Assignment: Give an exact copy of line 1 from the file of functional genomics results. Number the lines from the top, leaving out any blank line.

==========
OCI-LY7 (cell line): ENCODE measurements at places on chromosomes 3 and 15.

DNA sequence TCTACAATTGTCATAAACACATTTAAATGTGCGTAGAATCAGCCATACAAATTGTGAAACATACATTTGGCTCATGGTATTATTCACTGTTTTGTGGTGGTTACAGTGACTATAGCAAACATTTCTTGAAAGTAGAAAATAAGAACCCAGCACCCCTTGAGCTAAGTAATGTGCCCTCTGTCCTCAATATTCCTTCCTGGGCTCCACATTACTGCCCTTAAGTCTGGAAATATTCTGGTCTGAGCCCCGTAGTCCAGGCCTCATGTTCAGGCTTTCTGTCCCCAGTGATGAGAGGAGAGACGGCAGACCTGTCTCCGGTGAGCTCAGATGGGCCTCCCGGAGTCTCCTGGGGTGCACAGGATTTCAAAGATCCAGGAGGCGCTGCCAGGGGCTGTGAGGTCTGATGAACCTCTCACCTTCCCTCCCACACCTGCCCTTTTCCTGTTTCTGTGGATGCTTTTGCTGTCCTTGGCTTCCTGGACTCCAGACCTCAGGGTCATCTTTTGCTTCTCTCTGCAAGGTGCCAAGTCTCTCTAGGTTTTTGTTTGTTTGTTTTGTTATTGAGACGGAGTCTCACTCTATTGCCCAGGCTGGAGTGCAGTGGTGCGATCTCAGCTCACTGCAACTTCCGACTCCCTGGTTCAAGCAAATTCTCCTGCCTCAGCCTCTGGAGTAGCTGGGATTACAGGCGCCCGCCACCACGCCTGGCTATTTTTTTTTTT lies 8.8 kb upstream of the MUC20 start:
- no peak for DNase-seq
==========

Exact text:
OCI-LY7 (cell line): ENCODE measurements at places on chromosomes 3 and 15.